18.
J Allergy Clin Immunol ; 139(2): 607-620.e15, 2017 02.
Artigo em Inglês | MEDLINE | ID: mdl-27477328

RESUMO

BACKGROUND: Patients with heterozygous germline mutations in phosphatase and tensin homolog deleted on chromosome 10 (PTEN) experience autoimmunity and lymphoid hyperplasia. OBJECTIVES: Because regulation of the phosphoinositide 3-kinase (PI3K) pathway is critical for maintaining regulatory T (Treg) cell functions, we investigate Treg cells in patients with heterozygous germline PTEN mutations (PTEN hamartoma tumor syndrome [PHTS]). METHODS: Patients with PHTS were assessed for immunologic conditions, lymphocyte subsets, forkhead box P3 (FOXP3)+ Treg cell levels, and phenotype. To determine the functional importance of phosphatases that control the PI3K pathway, we assessed Treg cell induction in vitro, mitochondrial depolarization, and recruitment of PTEN to the immunologic synapse. RESULTS: Autoimmunity and peripheral lymphoid hyperplasia were found in 43% of 79 patients with PHTS. Immune dysregulation in patients with PHTS included lymphopenia, CD4+ T-cell reduction, and changes in T- and B-cell subsets. Although total CD4+FOXP3+ Treg cell numbers are reduced, frequencies are maintained in the blood and intestine. Despite pathogenic PTEN mutations, the FOXP3+ T cells are phenotypically normal. We show that the phosphatase PH domain leucine-rich repeat protein phosphatase (PHLPP) downstream of PTEN is highly expressed in normal human Treg cells and provides complementary phosphatase activity. PHLPP is indispensable for the differentiation of induced Treg cells in vitro and Treg cell mitochondrial fitness. PTEN and PHLPP form a phosphatase network that is polarized at the immunologic synapse. CONCLUSION: Heterozygous loss of function of PTEN in human subjects has a significant effect on T- and B-cell immunity. Assembly of the PTEN-PHLPP phosphatase network allows coordinated phosphatase activities at the site of T-cell receptor activation, which is important for limiting PI3K hyperactivation in Treg cells despite PTEN haploinsufficiency.


Assuntos
Linfócitos B/fisiologia , Síndrome do Hamartoma Múltiplo/imunologia , Sinapses Imunológicas/metabolismo , Subpopulações de Linfócitos/fisiologia , Proteínas Nucleares/metabolismo , PTEN Fosfo-Hidrolase/metabolismo , Fosfoproteínas Fosfatases/metabolismo , Linfócitos T Reguladores/fisiologia , Adolescente , Adulto , Idoso , Autoimunidade , Células Cultivadas , Criança , Fatores de Transcrição Forkhead/metabolismo , Síndrome do Hamartoma Múltiplo/genética , Humanos , Hiperplasia , Masculino , Potencial da Membrana Mitocondrial , Pessoa de Meia-Idade , Mutação/genética , PTEN Fosfo-Hidrolase/genética , Ligação Proteica , Transporte Proteico , Transdução de Sinais , Adulto Jovem
19.
Endosc Int Open ; 4(12): E1305-E1310, 2016 Dec.
Artigo em Inglês | MEDLINE | ID: mdl-27995193

RESUMO

Background and study aims: Hereditary diffuse gastric cancer (HGGC), an autosomal dominant tumor-syndrome, accounts for 1 % to 3 % of gastric cancers worldwide. Presumably 30 % to 40 % of all patients fulfilling the clinical guidelines for HDGC are carriers of a pathogenic mutation in the CDH1 gene. Patients often show multiple foci of signet ring cell carcinoma at early age and are advised to undergo prophylactic total gastrectomy (PTG). Our aim was to improve the endoscopic detection of HDGC by using an enhanced endoscopic protocol. Patient and methods: Patients with a proven CDH1 germline mutation identified in our institute were prospectively included. Patients were advised to undergo PTG and offered a baseline endoscopic examination prior surgery. Examination was performed by using high-resolution white-light endoscopy and pan-gastric chromoendoscopy with indigo carmine as dye combined with targeted and multiple random biopsies assessed by an expert histopathologist. Postoperative histopathology was compared with results from endoscopic biopsies. Results: Between September 2012 and November 2014 8 patients with a proven CDH1 germline mutation were included. We conducted 44 targeted (6.3/patient) and 225 random (32.1/patient) biopsies in 7 patients. We detected 1 gastric cancer by random biopsy (14 %). All other examinations showed no signs of cancer. Histopathology of gastrectomy specimen revealed multiple foci of gastric carcinoma in 6 patients (86 %) with a total number of 27 cancer foci. Conclusions: Examination with targeted and random biopsies combined with chromoendoscopy is not able to detect small foci of gastric cancer in CDH1 mutation carriers. Therefore PTG is advocated in these patients.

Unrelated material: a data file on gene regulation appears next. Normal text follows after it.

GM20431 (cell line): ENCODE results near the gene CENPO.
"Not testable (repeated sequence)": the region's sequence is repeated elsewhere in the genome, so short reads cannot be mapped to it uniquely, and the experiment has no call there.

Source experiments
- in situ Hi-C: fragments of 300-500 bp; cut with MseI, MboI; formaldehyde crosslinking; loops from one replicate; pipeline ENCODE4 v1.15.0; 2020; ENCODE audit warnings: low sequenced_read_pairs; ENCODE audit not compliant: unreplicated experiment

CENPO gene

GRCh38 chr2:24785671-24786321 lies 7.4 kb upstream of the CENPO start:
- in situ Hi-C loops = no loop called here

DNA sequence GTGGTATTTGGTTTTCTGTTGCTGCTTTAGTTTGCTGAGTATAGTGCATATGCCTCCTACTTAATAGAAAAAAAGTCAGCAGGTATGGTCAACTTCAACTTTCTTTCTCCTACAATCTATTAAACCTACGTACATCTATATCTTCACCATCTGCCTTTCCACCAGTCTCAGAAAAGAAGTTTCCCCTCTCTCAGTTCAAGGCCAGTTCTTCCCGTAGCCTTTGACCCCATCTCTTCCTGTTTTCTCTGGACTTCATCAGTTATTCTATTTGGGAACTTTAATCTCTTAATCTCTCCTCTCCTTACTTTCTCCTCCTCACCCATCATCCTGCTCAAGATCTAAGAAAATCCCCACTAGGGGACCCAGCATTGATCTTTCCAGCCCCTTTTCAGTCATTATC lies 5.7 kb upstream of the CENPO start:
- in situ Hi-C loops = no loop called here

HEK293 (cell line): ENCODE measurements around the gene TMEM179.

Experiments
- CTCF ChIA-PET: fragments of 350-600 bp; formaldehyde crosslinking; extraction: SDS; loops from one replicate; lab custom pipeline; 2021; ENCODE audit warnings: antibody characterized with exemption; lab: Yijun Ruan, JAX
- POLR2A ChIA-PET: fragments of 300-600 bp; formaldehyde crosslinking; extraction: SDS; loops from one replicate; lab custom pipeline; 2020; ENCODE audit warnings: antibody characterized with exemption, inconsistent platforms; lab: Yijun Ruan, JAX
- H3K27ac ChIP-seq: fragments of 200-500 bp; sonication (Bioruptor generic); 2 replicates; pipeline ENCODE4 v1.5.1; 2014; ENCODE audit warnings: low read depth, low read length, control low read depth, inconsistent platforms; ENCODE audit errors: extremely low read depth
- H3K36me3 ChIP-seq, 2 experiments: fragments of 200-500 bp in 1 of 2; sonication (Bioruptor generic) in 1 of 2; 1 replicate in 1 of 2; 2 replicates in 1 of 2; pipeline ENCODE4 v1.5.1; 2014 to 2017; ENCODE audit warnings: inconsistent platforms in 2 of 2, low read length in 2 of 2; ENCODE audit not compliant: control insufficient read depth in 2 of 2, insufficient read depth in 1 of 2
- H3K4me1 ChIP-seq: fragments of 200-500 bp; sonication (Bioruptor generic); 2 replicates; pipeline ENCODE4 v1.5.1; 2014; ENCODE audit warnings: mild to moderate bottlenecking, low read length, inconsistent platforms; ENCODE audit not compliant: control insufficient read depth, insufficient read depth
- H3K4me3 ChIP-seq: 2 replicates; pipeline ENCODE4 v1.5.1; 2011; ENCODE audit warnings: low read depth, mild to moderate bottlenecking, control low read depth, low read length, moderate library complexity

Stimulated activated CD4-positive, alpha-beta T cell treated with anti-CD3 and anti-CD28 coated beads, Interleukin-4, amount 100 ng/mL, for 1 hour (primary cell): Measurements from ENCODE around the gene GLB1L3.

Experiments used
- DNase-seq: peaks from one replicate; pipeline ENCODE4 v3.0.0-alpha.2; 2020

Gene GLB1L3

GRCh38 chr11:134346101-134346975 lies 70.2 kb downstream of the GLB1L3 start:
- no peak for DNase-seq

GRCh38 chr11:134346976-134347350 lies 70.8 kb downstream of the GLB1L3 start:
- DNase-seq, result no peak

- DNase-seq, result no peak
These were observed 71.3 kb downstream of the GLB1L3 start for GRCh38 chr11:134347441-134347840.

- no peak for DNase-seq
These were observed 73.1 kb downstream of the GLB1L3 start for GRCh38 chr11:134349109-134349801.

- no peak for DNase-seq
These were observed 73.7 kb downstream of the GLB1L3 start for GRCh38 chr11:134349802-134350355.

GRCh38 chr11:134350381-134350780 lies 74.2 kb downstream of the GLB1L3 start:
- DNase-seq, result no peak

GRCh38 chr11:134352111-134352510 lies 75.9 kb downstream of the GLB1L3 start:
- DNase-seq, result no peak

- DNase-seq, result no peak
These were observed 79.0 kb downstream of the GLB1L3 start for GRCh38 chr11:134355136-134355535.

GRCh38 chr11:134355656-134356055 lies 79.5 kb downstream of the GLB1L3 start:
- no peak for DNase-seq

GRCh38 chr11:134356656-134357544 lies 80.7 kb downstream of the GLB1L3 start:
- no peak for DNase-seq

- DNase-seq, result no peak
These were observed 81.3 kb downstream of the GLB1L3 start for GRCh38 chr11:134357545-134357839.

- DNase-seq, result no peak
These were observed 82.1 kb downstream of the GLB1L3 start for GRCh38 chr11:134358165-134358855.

20.
Int J Colorectal Dis ; 31(12): 1825-1833, 2016 Dec.
Artigo em Inglês | MEDLINE | ID: mdl-27682646

RESUMO

PURPOSE: Germline mutations in several genes confer a relevant lifetime risk of gastric cancer. In this context, an increasing involvement of a surgeon can be seen, mainly with the question of performing a prophylactic operation. METHODS: Patients with hereditary tumor syndromes predisposing for gastric cancer who received care leading to prophylactic total gastrectomy in our Center for Hereditary Tumor Syndromes were analyzed. For each patient, the multidisciplinary decision-making process, the perioperative course, and the histopathologic findings were assessed. Short-term morbidity was evaluated based on the medical reports. RESULTS: The analysis includes nine patients (six female, three male) with a median age of 41.6 (range 23-60) years. Indication for prophylactic total gastrectomy was based on family history and genetic analysis (eight patients with a germline mutation of the CDH1 gene and one patient with a SMAD4 mutation). Removal of the entire gastric mucosa was documented intraoperatively by fresh frozen section examination. Extended (DII) lymphadenectomy was performed in four patients. Histopathologic examination of gastrectomy specimens revealed six patients (6/9, 67 %) with multifocal signet ring cell carcinomas. In our series, prophylactic total gastrectomy was a safe procedure without mortality and low morbidity. CONCLUSIONS: Patients with hereditary syndromes predisposing for gastric cancer should be evaluated for this curative procedure in a specialized center. Further research is necessary, and the implementation of nationwide registers including patients with prophylactic gastrointestinal operations due to hereditary tumor syndrome is advisable.


Assuntos
Gastrectomia , Predisposição Genética para Doença , Neoplasias Gástricas/prevenção & controle , Neoplasias Gástricas/cirurgia , Adulto , Feminino , Humanos , Masculino , Fatores de Risco , Neoplasias Gástricas/genética , Neoplasias Gástricas/patologia , Adulto Jovem